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The Fate Of The Alida by Louis Becke


THREE years ago, in an Australian paper, I read something that set me thinking of Taplin -- of Taplin and his wife, and the fate of the Alida. This is what I read:--

"News has reached Tahiti that a steamer had arrived at Toulon with two noted prisoners on board. These men, who are brothers named Rorique, long ago left Tahiti on an island-trading trip, and when the vessel got to sea they murdered the captain, a passenger, the supercargo (Mr Gibson, of Sydney), and two sailors, and threw their bodies overboard. The movers in the affair were arrested at Ponape, in the Caroline Islands. The vessel belonged to a Tahitian prince, and was called the Nuroahiti, but its name had been changed after the tragedy. The accused persons were sent to Manilla. From Manilla they appear now to have been sent on to France."

In the year 1872 we were lying inside Funafuti Lagoon, in the Ellice Group. The last cask of oil had been towed off to the brig and placed under hatches, and we were to sail in the morning for our usual cruise among the Gilbert and Kingsmill Islands.

Our captain, a white trader from the shore, and myself, were sitting on deck "yarning" and smoking. We lay about a quarter of a mile from the beach -- such a beach, white as the driven snow, and sweeping in a great curve for five long miles to the north and a lesser distance to the south and west. Right abreast of the brig, nestling like huge birds' nests in the shade of groves of coconut and bread-fruit trees, were the houses of the principal village in Funafuti.

Presently the skipper picked up his glasses that lay beside him on the skylight, and looked away down to leeward, where the white sails of a schooner beating up to the anchorage were outlined against the line of palms that fringed the beach of Funafala -- the westernmost island that forms one of the chain enclosing Funafuti Lagoon.

"It's Taplin's schooner, right enough," he said. "Let us go ashore and give him and his pretty wife a hand to pack up."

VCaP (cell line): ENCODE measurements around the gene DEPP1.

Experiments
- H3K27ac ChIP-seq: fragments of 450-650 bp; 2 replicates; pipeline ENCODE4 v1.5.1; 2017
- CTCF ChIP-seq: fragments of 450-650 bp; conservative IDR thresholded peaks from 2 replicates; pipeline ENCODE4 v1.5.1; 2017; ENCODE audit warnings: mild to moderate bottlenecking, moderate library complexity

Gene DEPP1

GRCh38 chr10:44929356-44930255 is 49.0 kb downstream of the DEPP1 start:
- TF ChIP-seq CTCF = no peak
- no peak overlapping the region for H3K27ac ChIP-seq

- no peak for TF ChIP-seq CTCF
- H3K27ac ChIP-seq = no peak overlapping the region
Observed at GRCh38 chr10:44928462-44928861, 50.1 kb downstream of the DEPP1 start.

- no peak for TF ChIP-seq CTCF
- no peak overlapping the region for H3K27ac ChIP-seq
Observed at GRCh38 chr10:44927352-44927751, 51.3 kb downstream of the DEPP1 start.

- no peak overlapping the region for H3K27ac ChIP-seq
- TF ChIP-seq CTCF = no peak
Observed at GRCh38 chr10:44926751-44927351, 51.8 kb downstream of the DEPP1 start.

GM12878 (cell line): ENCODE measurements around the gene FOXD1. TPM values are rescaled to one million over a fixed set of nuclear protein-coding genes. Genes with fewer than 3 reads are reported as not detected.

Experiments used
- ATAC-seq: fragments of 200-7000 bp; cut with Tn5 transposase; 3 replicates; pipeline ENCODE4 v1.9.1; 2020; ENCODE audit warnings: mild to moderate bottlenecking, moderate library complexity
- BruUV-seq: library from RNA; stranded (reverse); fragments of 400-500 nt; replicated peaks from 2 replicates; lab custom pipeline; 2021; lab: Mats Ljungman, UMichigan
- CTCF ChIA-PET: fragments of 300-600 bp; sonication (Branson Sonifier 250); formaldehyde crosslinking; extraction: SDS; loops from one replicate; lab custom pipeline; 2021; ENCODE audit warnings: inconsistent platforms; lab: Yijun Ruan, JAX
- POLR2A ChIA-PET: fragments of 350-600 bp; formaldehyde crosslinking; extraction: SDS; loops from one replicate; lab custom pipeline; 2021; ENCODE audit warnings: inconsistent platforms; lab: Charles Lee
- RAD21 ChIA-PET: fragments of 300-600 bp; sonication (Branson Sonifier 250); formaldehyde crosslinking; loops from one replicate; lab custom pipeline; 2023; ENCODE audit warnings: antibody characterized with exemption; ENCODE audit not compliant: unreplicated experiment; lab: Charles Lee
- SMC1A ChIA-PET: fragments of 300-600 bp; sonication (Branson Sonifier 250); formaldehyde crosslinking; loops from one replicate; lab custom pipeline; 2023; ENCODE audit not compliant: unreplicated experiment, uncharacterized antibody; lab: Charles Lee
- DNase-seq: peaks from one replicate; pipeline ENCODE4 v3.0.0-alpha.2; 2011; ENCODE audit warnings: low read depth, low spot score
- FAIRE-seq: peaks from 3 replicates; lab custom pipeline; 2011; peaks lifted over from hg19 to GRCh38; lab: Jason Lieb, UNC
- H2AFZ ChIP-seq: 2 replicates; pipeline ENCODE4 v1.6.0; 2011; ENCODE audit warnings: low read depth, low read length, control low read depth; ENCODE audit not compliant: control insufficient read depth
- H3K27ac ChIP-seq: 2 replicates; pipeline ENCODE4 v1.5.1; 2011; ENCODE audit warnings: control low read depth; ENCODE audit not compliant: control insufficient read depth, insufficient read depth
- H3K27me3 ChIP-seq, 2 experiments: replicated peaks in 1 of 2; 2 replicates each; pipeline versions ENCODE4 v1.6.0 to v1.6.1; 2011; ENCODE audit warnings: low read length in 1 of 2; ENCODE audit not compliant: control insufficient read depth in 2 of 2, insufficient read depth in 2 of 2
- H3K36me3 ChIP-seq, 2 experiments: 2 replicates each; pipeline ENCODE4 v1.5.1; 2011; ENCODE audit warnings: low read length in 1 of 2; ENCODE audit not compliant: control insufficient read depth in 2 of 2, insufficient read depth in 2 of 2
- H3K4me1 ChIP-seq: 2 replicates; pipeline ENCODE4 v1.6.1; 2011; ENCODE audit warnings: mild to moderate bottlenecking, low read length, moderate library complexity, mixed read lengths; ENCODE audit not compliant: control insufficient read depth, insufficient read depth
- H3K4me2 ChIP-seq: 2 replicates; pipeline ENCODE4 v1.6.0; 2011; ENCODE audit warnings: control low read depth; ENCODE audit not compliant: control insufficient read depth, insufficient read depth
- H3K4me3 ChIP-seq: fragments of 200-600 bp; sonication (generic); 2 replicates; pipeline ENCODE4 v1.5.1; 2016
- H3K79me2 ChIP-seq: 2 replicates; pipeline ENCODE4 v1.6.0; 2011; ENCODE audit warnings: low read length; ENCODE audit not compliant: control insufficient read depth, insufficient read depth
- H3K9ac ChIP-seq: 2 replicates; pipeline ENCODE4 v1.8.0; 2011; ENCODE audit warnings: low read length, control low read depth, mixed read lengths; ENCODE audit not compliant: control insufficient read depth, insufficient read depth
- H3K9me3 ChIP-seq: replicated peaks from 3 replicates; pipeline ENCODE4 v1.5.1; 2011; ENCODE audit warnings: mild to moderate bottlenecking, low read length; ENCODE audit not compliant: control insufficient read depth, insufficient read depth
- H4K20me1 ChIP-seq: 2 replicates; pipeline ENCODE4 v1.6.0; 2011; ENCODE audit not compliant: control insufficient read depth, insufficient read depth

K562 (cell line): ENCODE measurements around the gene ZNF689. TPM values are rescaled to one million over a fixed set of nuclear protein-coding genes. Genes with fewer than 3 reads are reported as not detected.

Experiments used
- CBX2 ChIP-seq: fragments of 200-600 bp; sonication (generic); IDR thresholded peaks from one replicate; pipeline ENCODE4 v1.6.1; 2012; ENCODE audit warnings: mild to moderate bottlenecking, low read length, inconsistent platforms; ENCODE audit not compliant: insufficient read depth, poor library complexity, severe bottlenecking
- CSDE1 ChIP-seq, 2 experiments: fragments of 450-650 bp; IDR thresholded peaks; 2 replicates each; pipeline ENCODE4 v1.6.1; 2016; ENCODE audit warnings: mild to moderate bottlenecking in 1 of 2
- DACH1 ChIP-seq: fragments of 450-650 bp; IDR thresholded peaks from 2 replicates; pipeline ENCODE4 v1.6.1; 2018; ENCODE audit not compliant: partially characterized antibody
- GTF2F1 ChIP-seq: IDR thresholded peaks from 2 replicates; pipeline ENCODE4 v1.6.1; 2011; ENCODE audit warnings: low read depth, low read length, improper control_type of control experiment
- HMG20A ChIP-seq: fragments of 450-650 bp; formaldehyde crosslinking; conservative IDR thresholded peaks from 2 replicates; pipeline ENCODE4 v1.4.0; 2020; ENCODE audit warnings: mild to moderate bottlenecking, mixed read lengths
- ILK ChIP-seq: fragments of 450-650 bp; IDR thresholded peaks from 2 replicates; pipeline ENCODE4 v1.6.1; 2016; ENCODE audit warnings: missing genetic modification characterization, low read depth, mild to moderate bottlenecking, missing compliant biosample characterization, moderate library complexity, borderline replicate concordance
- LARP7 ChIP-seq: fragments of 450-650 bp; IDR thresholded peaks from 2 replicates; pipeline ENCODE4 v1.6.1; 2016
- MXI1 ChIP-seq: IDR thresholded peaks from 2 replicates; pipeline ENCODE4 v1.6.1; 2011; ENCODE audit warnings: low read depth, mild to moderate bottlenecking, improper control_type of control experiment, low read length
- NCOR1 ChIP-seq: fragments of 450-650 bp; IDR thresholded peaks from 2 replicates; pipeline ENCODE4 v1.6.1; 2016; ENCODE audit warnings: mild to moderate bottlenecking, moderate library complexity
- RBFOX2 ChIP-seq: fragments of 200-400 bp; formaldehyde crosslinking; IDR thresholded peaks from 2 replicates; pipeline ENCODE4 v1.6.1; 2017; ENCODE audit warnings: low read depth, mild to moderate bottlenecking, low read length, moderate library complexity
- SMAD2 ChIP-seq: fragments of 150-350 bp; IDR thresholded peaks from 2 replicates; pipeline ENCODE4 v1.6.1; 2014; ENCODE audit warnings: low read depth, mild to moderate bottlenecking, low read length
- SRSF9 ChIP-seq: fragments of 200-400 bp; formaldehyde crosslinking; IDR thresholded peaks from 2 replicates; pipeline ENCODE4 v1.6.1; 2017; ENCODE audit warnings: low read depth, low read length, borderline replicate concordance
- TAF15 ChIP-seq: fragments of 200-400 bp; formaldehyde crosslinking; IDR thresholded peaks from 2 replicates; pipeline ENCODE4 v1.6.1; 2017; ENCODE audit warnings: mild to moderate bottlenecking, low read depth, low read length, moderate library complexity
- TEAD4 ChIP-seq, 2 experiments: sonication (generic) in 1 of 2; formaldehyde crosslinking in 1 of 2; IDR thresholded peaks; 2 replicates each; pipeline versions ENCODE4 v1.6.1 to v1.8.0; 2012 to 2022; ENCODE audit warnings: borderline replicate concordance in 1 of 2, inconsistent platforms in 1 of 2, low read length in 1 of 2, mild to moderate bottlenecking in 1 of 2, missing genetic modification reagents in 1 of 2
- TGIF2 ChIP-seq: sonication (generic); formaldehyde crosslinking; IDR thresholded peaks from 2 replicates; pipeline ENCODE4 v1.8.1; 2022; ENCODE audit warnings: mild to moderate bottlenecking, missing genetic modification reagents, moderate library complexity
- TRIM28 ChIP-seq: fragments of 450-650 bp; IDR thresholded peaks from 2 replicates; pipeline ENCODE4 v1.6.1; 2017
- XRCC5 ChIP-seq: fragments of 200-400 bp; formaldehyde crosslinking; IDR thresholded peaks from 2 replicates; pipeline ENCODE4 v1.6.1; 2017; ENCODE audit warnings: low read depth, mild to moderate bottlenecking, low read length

. . . . .

Taplin was the name of the only other white trader on Funafuti besides old Tom Humphreys, our own man. He had been two years on the island, and was trading in opposition to our trader, as agent for a foreign house -- our owners were Sydney people -- but his firm's unscrupulous method of doing business had disgusted him. So one day he told the supercargo of their vessel that he would trade for them no longer than the exact time he had agreed upon -- two years. He had come to Funafuti from the Pelews, and was now awaiting the return of his firm's vessel to take him back there again. Getting into our boat we were pulled ashore and landed on the beach in front of the trader's house.

"Well, Taplin, here's your schooner at last," said old Tom, as we shook hands and seated ourselves in the comfortable, pleasant-looking room. "I see you're getting ready to go."

Taplin was a man of about thirty or so, with a quiet, impassive face, and dark, deep-set eyes that gave to his features a somewhat gloomy look, except when he smiled, which was not often. Men with that curious, far-off look in their eyes are not uncommon among the lonely islands of the wide Pacific. Sometimes it comes to a man with long, long years of wandering to and fro; and you will see it deepen when, by some idle, chance word, you move the memories of a forgotten past -- ere he had even dreamed of the existence of the South Sea Islands and for ever dissevered himself from all links and associations of the outside world.

. . . . .

"Yes," he answered, "I am nearly ready. I saw the schooner at daylight, and knew it was the Alida."

"Where do you think of going to, Taplin?" I asked.

"Back to the Carolines. Nerida belongs down that way, you know; and she is fretting to get back again -- otherwise I wouldn't leave this island. I've done pretty well here, although the people I trade for are -- well, you know what they are."

"Aye," assented old Humphreys, "there isn't one of 'em but what is the two ends and bight of a -- scoundrel; and that supercargo with the yaller moustache and womany hands is the worst of the lot. I wonder if he's aboard this trip? I don't let him inside my house; I've got too many daughters, and they all think him a fine man."